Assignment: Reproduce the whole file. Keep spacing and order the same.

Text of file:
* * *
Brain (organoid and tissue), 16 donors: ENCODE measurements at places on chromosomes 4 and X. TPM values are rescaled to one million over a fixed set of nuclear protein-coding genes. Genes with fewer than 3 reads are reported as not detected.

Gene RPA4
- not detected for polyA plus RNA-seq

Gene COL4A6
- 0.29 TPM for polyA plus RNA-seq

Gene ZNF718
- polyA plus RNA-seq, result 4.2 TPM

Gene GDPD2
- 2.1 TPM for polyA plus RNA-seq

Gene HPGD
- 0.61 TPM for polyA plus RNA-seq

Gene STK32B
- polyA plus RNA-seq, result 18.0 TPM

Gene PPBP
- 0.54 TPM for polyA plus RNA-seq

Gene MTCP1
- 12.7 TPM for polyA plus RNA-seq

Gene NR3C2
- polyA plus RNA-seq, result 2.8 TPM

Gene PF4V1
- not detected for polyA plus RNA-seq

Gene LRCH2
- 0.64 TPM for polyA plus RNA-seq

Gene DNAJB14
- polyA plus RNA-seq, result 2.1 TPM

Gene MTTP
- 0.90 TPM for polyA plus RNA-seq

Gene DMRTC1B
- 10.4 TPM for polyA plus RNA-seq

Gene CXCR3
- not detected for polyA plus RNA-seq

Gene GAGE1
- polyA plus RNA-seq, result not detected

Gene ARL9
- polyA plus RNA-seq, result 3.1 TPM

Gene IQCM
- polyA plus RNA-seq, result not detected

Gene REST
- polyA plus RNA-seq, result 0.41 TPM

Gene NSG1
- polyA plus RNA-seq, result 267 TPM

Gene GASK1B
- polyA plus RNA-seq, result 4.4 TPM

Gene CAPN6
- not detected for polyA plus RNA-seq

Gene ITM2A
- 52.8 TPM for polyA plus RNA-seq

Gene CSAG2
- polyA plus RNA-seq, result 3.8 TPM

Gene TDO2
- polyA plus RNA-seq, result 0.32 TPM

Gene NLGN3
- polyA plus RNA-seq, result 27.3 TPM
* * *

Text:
Brain (organoid and tissue), 16 donors: ENCODE measurements at places on chromosomes 4 and X. TPM values are rescaled to one million over a fixed set of nuclear protein-coding genes. Genes with fewer than 3 reads are reported as not detected.

Gene RPA4
- not detected for polyA plus RNA-seq

Gene COL4A6
- 0.29 TPM for polyA plus RNA-seq

Gene ZNF718
- polyA plus RNA-seq, result 4.2 TPM

Gene GDPD2
- 2.1 TPM for polyA plus RNA-seq

Gene HPGD
- 0.61 TPM for polyA plus RNA-seq

Gene STK32B
- polyA plus RNA-seq, result 18.0 TPM

Gene PPBP
- 0.54 TPM for polyA plus RNA-seq

Gene MTCP1
- 12.7 TPM for polyA plus RNA-seq

Gene NR3C2
- polyA plus RNA-seq, result 2.8 TPM

Gene PF4V1
- not detected for polyA plus RNA-seq

Gene LRCH2
- 0.64 TPM for polyA plus RNA-seq

Gene DNAJB14
- polyA plus RNA-seq, result 2.1 TPM

Gene MTTP
- 0.90 TPM for polyA plus RNA-seq

Gene DMRTC1B
- 10.4 TPM for polyA plus RNA-seq

Gene CXCR3
- not detected for polyA plus RNA-seq

Gene GAGE1
- polyA plus RNA-seq, result not detected

Gene ARL9
- polyA plus RNA-seq, result 3.1 TPM

Gene IQCM
- polyA plus RNA-seq, result not detected

Gene REST
- polyA plus RNA-seq, result 0.41 TPM

Gene NSG1
- polyA plus RNA-seq, result 267 TPM

Gene GASK1B
- polyA plus RNA-seq, result 4.4 TPM

Gene CAPN6
- not detected for polyA plus RNA-seq

Gene ITM2A
- 52.8 TPM for polyA plus RNA-seq

Gene CSAG2
- polyA plus RNA-seq, result 3.8 TPM

Gene TDO2
- polyA plus RNA-seq, result 0.32 TPM

Gene NLGN3
- polyA plus RNA-seq, result 27.3 TPM